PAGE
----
Overall Crime and Safety Situation
U.S. Consulate Sydney does not assume responsibility for the professional ability or integrity of the persons or firms appearing in this report. The American Citizen Services (ACS) Unit cannot recommend a particular individual or establishment and assumes no responsibility for the quality of services provided.
THE U.S. DEPARTMENT OF STATE HAS ASSESSED SYDNEY AS BEING A LOW-THREAT LOCATION FOR CRIME DIRECTED AT OR AFFECTING OFFICIAL U.S. GOVERNMENT OFFICIALS.
Please review OSAC’s Australia-specific webpage proprietary analytic reports, Consular Messages, and contact information.
Property crimes (burglary, breaking/entering, theft) occur throughout Australia and are among the crimes most likely to be encountered by Australians and foreign residents alike. There have been incidents involving assault, drug use, and crimes of opportunity in/around the central business district/night club precinct after midnight. In general, the rate of crime is comparable with most major U.S. cities.
Physical assaults are not common, but they tend to occur with greater frequency outside of city centers. The Australian Bureau of Statistics reports that the personal crime most likely to be experienced by Australians was face-to-face threats of assault, followed by physical assault. New South Wales Police Force (NSWPF) received reports of 31,442 non-domestic violent assaults, 29,244 domestic violence-related assaults, 4,959 sexual assaults, and 6,850 acts of indecency and sexual offences in 2015-2016. These numbers were relatively consistent with the 2014-15 reporting year. NSWPF also reported 1,375 robberies without a weapon (down 17.3%), 158 robberies with a firearm (down 27.9%), and 809 robberies with a weapon other than a firearm (down 21%).
During the same reporting period, there were 13,118 reports of motor vehicle theft (down 11.1%) and 40,346 reports of theft from a motor vehicle, which remained relatively consistent when compared to 2015. Also reported were 63,015 acts of malicious damage to property and 5,332 acts of arson, both of which experienced little change from 2015.
New South Wales recorded 62 homicides in 2016 and 32 attempted murders, most of which occurred in the greater Sydney area. Australia has extremely restrictive firearms legislation, and the purchase, licensing, and storage of firearms is very limited compared to the U.S. Although firearms are sometimes used in crimes, they are the exception rather than the rule and are more common for crimes carried out by organized criminal elements (Outlaw Motorcycle Gangs (OMGs), Middle Eastern gangs, drug trafficking groups).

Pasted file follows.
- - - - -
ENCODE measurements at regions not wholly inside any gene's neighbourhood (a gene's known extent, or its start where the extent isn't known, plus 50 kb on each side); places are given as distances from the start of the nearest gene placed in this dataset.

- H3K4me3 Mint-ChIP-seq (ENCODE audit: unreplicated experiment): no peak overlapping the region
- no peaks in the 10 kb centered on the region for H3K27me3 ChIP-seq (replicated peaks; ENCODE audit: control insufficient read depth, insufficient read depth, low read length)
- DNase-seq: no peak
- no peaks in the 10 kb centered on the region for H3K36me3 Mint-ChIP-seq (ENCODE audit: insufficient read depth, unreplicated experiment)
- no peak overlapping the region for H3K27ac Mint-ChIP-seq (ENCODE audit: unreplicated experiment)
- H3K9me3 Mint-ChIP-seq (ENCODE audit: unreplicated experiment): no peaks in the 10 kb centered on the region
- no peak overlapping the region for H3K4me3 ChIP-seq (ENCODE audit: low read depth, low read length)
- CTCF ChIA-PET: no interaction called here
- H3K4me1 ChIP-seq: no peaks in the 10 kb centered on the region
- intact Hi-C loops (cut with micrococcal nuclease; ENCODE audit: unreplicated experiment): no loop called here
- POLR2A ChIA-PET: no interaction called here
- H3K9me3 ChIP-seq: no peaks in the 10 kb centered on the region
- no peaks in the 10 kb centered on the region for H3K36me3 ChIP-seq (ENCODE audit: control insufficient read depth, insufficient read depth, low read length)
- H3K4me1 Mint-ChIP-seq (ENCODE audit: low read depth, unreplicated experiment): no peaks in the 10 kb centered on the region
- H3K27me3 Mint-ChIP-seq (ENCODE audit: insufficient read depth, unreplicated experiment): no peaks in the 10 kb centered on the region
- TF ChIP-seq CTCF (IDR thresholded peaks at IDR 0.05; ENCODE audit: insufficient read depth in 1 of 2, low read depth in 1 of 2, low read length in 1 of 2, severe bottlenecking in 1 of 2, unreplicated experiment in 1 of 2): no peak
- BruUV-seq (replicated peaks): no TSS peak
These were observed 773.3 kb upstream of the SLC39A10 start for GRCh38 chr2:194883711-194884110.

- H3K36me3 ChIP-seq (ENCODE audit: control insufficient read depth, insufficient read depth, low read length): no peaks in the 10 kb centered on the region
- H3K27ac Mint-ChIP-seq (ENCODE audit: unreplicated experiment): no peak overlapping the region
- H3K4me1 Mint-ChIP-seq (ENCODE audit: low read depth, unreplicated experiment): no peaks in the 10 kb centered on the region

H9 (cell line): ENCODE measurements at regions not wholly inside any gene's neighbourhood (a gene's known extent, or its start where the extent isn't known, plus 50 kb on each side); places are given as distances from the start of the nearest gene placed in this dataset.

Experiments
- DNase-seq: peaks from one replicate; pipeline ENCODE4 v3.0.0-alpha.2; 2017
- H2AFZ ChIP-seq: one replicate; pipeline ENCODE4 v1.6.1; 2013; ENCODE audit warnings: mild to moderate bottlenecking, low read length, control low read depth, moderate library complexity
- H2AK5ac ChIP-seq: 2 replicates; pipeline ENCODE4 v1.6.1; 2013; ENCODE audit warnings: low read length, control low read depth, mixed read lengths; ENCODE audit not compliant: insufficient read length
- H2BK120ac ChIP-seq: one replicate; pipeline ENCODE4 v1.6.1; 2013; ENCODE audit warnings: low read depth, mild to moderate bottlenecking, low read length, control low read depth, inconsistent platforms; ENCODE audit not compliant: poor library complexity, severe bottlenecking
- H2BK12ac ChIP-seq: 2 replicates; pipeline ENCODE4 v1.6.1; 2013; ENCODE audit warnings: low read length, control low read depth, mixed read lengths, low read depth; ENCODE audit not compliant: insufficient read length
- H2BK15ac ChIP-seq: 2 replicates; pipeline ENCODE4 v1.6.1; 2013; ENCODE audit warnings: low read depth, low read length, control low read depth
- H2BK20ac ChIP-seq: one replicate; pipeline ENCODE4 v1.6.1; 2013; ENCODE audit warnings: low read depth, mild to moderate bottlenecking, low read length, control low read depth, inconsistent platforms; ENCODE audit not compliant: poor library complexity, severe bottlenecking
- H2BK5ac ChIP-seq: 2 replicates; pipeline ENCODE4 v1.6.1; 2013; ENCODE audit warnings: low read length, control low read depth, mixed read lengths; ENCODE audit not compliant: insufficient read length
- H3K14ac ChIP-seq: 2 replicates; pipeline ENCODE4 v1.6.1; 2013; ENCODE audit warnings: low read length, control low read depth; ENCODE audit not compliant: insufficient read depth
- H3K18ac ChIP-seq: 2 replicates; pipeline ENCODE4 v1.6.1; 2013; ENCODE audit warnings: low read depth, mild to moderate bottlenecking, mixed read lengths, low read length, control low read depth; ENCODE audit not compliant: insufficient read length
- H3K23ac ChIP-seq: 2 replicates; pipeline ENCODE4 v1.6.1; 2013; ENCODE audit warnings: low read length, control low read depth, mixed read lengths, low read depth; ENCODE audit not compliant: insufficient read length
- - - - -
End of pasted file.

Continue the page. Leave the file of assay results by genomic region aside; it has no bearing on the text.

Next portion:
Cyber criminals gain access to networks primarily through spear phishing, which continues to be the most commonly reported cyber security incident. The theft/breach of confidential information and/or intellectual property remains the business community’s greatest cyber security concern. Free Wi-Fi hot spots and Internet cafes are commonly available; however, the networks provided are not considered secure and may be vulnerable to cyberattacks. Travelers should avoid conducting sensitive transactions when using unsecured/public networks.
Skimming of debit/credit cards at points-of-purchase and in taxis does occur, though the rate of incidence is relatively low. Travelers should cover ATM keypads when entering their PINs.
Travelers should monitor the SCAM Watch website, maintained by the Australian Competition and Consumer Commission (ACCC), for the latest information on how to recognize, avoid, and report scams.
Road Safety and Road Conditions
Speed limits are strictly enforced via cameras and police traffic patrols. Holiday weekends typically see a rise in roadside fatalities, as most Australians drive long distances to popular beach destinations. Travelers should be prepared to submit to random breathalyzer testing. Drunk driving checks are conducted frequently, with varied times and locations. When stopped by the Police Random Breath Testing Units, a sample of your breath will be tested to determine the Prescribed Concentration of Alcohol (PCA); additionally, a saliva swab may be taken to determine if you are Driving Under the Influence (DUI) of an illicit drug. A driver is in violation of the law if driving with a blood alcohol content (BAC) of .05% or greater.